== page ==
# Solving equations by inversion formulae

1. Jan 31, 2010

### zetafunction

the idea is let us suppose i must solve

$$f(x)= 0$$ (1)

let us suppose that f(x) have SEVERAL (perhaps infinite ) inverses, that is there is a finite or infinite solutions to the equation

$$f(x)= y$$ by $$g(y)= x$$ with $$f^{-1}(x)=g(x)$$

then solution to equation (1) would be $$g(0)=x$$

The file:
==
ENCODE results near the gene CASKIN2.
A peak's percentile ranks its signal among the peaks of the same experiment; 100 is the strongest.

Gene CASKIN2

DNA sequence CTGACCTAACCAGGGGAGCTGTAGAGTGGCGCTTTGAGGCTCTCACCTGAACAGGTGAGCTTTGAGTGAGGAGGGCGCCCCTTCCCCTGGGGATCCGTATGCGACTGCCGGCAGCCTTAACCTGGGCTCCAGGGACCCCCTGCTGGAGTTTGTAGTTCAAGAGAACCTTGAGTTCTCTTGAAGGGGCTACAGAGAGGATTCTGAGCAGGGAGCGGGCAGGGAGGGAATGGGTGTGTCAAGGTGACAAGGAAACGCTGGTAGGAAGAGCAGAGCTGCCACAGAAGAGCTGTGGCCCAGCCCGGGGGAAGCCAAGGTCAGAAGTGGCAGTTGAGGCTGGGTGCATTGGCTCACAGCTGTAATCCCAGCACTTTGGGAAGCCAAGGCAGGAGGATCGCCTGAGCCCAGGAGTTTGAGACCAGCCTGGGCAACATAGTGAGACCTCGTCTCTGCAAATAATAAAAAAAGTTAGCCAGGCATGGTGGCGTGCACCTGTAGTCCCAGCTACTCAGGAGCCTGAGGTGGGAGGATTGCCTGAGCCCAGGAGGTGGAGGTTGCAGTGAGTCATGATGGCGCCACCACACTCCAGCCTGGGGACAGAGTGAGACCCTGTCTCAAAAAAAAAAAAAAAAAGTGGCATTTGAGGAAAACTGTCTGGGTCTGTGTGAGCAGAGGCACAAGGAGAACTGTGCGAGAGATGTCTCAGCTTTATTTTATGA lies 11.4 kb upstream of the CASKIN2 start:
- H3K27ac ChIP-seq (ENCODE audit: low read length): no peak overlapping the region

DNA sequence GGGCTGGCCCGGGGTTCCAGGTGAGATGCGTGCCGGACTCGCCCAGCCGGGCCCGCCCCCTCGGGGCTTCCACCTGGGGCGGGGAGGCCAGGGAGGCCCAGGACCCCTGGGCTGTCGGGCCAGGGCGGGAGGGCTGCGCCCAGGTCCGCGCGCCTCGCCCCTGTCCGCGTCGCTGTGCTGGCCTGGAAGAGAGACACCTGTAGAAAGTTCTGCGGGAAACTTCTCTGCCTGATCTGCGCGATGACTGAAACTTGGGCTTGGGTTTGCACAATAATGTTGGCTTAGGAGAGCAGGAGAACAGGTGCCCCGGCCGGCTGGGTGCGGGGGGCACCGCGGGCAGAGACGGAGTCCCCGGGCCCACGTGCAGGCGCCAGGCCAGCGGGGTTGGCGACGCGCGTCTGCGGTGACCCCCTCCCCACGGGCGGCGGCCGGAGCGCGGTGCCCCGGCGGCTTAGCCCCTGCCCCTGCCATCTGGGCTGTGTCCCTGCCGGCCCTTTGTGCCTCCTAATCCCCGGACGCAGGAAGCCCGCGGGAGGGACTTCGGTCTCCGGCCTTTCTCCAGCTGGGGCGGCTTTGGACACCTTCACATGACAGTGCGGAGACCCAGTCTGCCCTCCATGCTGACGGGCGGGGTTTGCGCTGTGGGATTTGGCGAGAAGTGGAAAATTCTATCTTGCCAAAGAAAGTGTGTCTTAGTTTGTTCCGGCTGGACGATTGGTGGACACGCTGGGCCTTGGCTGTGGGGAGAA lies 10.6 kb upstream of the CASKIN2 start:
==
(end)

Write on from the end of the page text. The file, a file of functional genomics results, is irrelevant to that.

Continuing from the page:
my problem is what would happen for multi-valued functions (example $$x^{2}$$ having several 'branches' (is this the correct word ?? )

Using Lagrange inversion theorem $$g(x) = a + \sum_{n=1}^{\infty} \left( \lim_{w \to a}\left( \frac{\mathrm{d}^{\,n-1}}{\mathrm{d}w^{\,n-1}} \left( \frac{w-a}{f(w) - b} \right)^n\right) {\frac{(x - b)^n}{n!}} \right).$$

then simply set x=0 but this would only give an UNIQUE solution to (1)